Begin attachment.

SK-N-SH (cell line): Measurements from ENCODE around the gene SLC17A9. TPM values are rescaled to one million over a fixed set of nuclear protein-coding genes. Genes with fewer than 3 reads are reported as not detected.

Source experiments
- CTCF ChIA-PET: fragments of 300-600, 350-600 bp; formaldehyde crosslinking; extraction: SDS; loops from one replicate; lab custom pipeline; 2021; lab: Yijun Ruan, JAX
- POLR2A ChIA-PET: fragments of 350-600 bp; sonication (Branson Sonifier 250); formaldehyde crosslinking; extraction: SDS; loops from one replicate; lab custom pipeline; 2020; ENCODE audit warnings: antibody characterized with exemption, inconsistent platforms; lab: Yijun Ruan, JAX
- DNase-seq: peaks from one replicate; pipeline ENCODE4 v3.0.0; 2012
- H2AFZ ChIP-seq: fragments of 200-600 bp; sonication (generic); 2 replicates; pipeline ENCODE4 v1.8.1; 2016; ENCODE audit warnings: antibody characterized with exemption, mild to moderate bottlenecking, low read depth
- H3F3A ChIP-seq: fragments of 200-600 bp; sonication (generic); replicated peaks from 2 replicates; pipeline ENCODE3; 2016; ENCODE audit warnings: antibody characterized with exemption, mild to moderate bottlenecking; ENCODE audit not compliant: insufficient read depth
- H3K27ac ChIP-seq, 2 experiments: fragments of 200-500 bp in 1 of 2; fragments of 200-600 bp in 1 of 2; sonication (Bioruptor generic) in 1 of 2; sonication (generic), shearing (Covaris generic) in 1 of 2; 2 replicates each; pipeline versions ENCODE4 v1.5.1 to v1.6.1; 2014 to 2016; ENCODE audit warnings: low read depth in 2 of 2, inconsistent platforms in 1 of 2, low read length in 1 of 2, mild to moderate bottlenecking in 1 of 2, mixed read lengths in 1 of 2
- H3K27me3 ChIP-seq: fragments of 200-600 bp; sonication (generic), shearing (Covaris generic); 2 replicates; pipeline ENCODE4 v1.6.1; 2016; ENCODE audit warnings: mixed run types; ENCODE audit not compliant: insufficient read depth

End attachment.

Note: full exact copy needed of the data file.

SK-N-SH (cell line): Measurements from ENCODE around the gene SLC17A9. TPM values are rescaled to one million over a fixed set of nuclear protein-coding genes. Genes with fewer than 3 reads are reported as not detected.

Source experiments
- CTCF ChIA-PET: fragments of 300-600, 350-600 bp; formaldehyde crosslinking; extraction: SDS; loops from one replicate; lab custom pipeline; 2021; lab: Yijun Ruan, JAX
- POLR2A ChIA-PET: fragments of 350-600 bp; sonication (Branson Sonifier 250); formaldehyde crosslinking; extraction: SDS; loops from one replicate; lab custom pipeline; 2020; ENCODE audit warnings: antibody characterized with exemption, inconsistent platforms; lab: Yijun Ruan, JAX
- DNase-seq: peaks from one replicate; pipeline ENCODE4 v3.0.0; 2012
- H2AFZ ChIP-seq: fragments of 200-600 bp; sonication (generic); 2 replicates; pipeline ENCODE4 v1.8.1; 2016; ENCODE audit warnings: antibody characterized with exemption, mild to moderate bottlenecking, low read depth
- H3F3A ChIP-seq: fragments of 200-600 bp; sonication (generic); replicated peaks from 2 replicates; pipeline ENCODE3; 2016; ENCODE audit warnings: antibody characterized with exemption, mild to moderate bottlenecking; ENCODE audit not compliant: insufficient read depth
- H3K27ac ChIP-seq, 2 experiments: fragments of 200-500 bp in 1 of 2; fragments of 200-600 bp in 1 of 2; sonication (Bioruptor generic) in 1 of 2; sonication (generic), shearing (Covaris generic) in 1 of 2; 2 replicates each; pipeline versions ENCODE4 v1.5.1 to v1.6.1; 2014 to 2016; ENCODE audit warnings: low read depth in 2 of 2, inconsistent platforms in 1 of 2, low read length in 1 of 2, mild to moderate bottlenecking in 1 of 2, mixed read lengths in 1 of 2
- H3K27me3 ChIP-seq: fragments of 200-600 bp; sonication (generic), shearing (Covaris generic); 2 replicates; pipeline ENCODE4 v1.6.1; 2016; ENCODE audit warnings: mixed run types; ENCODE audit not compliant: insufficient read depth